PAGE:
There is no doubt that Anthony Weiner, a former congressman and candidate for mayor of New York City, is a public figure. He’s courted attention even after resigning from Congress with magazine profiles and a feature-length documentary.
And the fact that Weiner was again involved in sexting women over the internet, including one picture that included his child, is news. It’s the type of news that makes for great tabloid covers and easy cable news segments.
— New York Post (@nypost) August 29, 2016
But this story about a former congressman engaged in more unseemly conduct over the internet is not campaign news.
Other than his spouse, Clinton adviser Huma Abedin, Weiner has no connection to the Clinton campaign. And it is Weiner, not Abedin, who is responsible for his conduct. (In a statement released today, Abedin announced she is separating from Weiner.)
Nonetheless, that didn’t stop some members of the media from immediately treating it as news related to the presidential election.
The problem for Clinton team – after Democrats repeatedly pointed to Bannon personal past, going to be hard to argue Weiner is off limits
— Maggie Haberman (@maggieNYT) August 29, 2016
Weiner is not “off limits.” But is his situation, as this tweet implies, comparable to Steve Bannon?
Bannon, who ran the alt-right website Breitbart, was appointed CEO of the Trump campaign. Weiner has no role with the Clinton campaign.
Weiner sent some racy texts. While this is not upstanding behavior for a married man, it is also not illegal.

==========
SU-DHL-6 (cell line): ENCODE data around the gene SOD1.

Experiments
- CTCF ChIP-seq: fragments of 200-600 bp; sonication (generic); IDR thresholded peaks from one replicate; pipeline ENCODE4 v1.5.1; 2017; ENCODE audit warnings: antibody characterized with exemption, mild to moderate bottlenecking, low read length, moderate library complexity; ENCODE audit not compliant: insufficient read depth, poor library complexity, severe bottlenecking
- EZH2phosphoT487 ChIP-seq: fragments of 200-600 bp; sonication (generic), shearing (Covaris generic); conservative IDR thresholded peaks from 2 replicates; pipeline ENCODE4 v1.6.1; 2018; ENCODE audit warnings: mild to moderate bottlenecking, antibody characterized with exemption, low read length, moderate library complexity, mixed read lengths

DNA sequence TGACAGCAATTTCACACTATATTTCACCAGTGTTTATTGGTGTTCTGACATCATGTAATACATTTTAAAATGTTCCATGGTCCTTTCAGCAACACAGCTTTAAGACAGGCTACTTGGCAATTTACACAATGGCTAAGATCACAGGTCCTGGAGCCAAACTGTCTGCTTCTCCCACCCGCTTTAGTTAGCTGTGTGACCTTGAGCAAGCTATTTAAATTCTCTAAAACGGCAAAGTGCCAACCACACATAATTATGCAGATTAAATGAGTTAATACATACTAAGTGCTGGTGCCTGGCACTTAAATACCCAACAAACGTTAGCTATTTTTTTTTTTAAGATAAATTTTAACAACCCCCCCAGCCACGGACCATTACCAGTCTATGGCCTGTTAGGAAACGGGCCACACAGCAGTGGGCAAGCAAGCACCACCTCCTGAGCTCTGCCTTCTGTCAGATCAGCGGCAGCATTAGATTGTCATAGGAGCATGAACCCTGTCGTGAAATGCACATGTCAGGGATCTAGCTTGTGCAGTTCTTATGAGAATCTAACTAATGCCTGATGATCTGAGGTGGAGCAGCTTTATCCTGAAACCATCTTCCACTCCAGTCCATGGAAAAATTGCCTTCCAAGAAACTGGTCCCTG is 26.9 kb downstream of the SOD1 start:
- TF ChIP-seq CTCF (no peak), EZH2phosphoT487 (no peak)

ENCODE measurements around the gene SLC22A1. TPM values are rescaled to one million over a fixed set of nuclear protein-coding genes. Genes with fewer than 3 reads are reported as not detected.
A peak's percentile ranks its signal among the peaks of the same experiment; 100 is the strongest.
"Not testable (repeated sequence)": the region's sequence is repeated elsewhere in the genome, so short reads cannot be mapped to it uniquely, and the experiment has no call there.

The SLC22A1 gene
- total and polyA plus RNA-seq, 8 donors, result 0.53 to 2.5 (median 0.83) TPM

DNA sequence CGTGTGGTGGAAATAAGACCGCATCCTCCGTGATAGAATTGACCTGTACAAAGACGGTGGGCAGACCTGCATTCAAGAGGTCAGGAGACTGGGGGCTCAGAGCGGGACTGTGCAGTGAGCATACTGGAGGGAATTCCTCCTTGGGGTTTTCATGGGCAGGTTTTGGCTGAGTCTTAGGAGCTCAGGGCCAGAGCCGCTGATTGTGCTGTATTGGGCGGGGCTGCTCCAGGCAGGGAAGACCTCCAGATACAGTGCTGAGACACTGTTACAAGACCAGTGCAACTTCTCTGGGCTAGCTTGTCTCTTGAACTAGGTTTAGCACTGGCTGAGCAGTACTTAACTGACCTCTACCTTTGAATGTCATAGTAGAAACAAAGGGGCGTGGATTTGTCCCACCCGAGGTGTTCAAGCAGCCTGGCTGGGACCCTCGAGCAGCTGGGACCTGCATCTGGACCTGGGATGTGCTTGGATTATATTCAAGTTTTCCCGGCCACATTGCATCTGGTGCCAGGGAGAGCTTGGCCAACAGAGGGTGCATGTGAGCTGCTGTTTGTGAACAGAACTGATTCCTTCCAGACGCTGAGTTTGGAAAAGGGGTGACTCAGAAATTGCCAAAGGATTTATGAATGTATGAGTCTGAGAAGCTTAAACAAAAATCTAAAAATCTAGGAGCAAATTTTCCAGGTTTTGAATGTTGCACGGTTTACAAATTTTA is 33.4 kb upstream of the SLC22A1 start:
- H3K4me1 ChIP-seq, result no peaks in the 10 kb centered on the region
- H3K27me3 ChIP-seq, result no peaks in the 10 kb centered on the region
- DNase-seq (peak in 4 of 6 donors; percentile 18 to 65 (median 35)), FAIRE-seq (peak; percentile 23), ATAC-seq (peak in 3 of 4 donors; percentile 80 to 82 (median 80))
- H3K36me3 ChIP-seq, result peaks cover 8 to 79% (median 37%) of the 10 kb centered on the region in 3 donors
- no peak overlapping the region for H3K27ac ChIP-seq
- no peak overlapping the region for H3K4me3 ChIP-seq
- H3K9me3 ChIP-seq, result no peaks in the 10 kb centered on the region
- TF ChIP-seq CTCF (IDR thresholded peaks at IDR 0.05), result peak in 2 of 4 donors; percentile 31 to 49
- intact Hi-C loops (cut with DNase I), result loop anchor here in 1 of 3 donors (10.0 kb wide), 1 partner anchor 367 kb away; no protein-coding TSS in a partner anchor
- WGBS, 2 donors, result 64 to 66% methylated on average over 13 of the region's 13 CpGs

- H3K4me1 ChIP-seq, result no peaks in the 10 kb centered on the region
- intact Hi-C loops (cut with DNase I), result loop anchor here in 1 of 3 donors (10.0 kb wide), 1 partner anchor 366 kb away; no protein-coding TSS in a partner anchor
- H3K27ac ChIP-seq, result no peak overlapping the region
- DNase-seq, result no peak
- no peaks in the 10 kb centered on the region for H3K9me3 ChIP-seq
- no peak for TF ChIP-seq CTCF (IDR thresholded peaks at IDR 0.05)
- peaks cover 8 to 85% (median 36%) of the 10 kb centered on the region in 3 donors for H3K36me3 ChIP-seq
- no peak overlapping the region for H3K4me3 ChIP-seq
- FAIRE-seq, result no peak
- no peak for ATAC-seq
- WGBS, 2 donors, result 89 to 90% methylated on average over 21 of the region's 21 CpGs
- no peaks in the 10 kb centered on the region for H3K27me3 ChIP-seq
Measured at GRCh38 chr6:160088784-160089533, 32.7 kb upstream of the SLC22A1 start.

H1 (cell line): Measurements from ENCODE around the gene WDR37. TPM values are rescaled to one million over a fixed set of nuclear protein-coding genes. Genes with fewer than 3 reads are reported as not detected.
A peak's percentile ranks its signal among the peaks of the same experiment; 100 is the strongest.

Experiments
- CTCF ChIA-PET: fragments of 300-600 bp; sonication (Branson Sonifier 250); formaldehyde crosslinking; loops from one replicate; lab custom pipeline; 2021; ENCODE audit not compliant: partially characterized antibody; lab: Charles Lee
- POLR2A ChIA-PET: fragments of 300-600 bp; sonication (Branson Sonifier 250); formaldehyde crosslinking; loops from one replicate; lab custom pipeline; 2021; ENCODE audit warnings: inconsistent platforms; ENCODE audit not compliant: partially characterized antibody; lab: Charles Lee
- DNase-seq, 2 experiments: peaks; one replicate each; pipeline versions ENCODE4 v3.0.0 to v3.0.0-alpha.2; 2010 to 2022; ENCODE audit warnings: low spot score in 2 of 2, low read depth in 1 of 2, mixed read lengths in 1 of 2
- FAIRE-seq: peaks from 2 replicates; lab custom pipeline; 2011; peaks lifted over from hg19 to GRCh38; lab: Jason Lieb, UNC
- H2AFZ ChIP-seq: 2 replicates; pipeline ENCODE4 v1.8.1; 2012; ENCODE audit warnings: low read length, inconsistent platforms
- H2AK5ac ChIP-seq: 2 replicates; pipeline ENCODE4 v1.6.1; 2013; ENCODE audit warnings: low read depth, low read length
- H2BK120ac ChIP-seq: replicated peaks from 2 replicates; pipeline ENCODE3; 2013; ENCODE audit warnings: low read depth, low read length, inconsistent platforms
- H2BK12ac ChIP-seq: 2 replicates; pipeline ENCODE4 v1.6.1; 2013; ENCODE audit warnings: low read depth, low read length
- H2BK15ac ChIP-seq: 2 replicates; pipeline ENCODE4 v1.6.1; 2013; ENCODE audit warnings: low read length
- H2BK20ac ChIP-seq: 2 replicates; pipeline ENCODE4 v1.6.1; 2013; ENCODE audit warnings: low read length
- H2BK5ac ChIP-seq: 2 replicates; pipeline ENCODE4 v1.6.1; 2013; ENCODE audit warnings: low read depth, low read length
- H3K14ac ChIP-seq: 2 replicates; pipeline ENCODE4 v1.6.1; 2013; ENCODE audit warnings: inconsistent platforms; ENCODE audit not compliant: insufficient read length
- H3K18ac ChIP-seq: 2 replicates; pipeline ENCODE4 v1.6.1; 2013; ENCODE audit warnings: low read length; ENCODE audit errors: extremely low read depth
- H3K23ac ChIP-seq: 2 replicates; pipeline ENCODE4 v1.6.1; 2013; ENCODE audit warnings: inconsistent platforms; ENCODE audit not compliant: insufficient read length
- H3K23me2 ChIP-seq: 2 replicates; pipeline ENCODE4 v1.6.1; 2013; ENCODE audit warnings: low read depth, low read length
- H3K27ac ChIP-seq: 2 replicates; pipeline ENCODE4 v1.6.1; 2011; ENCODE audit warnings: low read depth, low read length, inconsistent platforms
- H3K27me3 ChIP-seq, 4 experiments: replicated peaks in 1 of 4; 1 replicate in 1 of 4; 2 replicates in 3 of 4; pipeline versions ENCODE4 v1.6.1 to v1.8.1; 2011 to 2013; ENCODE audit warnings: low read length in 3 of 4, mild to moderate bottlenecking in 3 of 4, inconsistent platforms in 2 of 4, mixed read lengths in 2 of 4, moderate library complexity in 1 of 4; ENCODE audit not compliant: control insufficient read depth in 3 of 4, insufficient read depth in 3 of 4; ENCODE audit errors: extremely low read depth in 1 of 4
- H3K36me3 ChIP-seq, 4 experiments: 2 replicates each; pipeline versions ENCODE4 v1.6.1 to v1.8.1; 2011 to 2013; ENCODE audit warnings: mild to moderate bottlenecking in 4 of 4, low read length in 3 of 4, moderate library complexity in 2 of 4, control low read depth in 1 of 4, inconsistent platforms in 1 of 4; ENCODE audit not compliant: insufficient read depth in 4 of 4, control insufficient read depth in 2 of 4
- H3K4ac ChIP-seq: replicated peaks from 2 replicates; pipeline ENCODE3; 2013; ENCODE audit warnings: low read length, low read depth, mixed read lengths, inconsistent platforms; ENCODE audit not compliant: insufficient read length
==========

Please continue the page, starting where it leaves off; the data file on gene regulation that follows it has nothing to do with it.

Despite the fact that Weiner has no position with the Clinton campaign, there was someone else eager to make this a campaign issue: Donald Trump.
— Nick Corasaniti (@NYTnickc) August 29, 2016
Trump’s argument here appears to be premised on the idea that a wife is subservient to the husband so, if she were to learn about classified information, she would immediately tell him. Despite the best efforts of the right, there is no evidence that Abedin is anything other than a loyal public servant.
Trump’s argument, taken to its logical conclusion, would make him personally responsible for the marital fidelity of the spouse of every aide on his campaign. (There is also considerably irony in his assertion that Hillary having aide whose husband engaged in extramarital sexual relationships demonstrates “bad judgment.” Trump himself has been married three times and openly cheated on his first wife.)
But Trump’s statement succeeded in giving the media an even stronger pretext to treat the Weiner story as a campaign story.
Suggesting that Weiner’s conduct reflects poorly on Abedin and, by extension, Clinton, involves embracing a longstanding sexist trope — that a husband who cheats is a reflection of some deficiency in their spouse.
No one needs to feel bad for covering or reading about Anthony Weiner’s latest sexting scandal. But we should recognize it for what it is: The story of a man who is no longer in political power and who has exceptionally poor judgment.
It is not, at its heart, a story about any woman — either Abedin or her boss, who happens to be running for president, Hillary Clinton.